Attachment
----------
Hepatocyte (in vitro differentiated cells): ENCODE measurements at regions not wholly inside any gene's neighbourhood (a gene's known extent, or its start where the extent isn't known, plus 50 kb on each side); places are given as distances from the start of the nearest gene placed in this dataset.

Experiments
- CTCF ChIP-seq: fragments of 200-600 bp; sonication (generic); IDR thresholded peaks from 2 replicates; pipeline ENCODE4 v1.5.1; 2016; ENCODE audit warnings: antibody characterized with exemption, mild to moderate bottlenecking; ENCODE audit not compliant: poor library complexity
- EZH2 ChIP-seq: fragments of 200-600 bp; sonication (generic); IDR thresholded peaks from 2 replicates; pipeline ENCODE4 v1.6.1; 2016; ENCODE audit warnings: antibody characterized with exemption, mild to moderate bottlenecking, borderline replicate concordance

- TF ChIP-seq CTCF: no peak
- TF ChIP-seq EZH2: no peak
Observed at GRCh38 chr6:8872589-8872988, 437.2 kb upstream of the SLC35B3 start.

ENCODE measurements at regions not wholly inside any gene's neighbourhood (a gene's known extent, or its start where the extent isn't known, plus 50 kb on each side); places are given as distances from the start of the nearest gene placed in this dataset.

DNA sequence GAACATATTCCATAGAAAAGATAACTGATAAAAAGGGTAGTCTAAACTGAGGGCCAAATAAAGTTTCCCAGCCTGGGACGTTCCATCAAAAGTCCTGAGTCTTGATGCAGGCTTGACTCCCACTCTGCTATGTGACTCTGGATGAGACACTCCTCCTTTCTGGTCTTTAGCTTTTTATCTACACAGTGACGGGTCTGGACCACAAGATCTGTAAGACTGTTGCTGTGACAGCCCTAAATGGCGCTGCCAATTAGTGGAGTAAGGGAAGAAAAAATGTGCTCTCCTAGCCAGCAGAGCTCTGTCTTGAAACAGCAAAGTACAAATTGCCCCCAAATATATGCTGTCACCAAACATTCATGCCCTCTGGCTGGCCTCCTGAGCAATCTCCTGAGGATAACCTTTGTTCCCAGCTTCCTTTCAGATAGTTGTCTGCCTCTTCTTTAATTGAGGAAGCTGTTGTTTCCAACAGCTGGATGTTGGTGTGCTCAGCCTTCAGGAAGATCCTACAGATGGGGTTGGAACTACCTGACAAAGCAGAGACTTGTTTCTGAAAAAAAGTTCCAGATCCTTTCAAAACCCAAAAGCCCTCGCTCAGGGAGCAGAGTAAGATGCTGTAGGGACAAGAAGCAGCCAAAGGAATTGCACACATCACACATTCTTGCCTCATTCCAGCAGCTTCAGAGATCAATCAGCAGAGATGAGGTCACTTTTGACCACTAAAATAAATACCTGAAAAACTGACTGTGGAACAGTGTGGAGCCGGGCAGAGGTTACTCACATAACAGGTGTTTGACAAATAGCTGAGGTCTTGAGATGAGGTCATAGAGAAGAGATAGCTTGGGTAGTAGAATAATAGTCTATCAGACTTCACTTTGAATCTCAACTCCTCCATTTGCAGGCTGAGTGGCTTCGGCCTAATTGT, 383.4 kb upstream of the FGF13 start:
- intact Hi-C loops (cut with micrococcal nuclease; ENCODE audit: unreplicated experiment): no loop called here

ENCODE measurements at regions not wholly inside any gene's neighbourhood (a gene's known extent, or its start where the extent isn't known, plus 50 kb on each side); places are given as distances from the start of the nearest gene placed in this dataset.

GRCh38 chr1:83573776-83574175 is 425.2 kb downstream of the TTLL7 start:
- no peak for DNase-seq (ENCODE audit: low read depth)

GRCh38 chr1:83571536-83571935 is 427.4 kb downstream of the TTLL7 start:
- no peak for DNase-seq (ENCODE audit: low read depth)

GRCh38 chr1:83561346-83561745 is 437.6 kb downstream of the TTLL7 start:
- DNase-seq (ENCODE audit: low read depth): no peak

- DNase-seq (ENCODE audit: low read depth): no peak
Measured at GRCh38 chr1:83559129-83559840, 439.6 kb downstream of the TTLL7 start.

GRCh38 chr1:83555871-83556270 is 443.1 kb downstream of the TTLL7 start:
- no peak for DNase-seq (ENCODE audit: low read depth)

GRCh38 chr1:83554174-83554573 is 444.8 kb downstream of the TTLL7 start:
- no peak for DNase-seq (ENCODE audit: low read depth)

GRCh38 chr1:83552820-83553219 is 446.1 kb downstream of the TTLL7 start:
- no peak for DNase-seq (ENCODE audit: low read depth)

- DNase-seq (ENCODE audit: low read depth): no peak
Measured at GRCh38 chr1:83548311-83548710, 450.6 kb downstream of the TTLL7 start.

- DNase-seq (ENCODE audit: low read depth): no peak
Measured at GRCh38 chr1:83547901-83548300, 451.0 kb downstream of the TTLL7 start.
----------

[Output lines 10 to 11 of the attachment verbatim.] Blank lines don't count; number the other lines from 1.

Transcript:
- intact Hi-C loops (cut with micrococcal nuclease; ENCODE audit: unreplicated experiment): no loop called here

ENCODE measurements at regions not wholly inside any gene's neighbourhood (a gene's known extent, or its start where the extent isn't known, plus 50 kb on each side); places are given as distances from the start of the nearest gene placed in this dataset.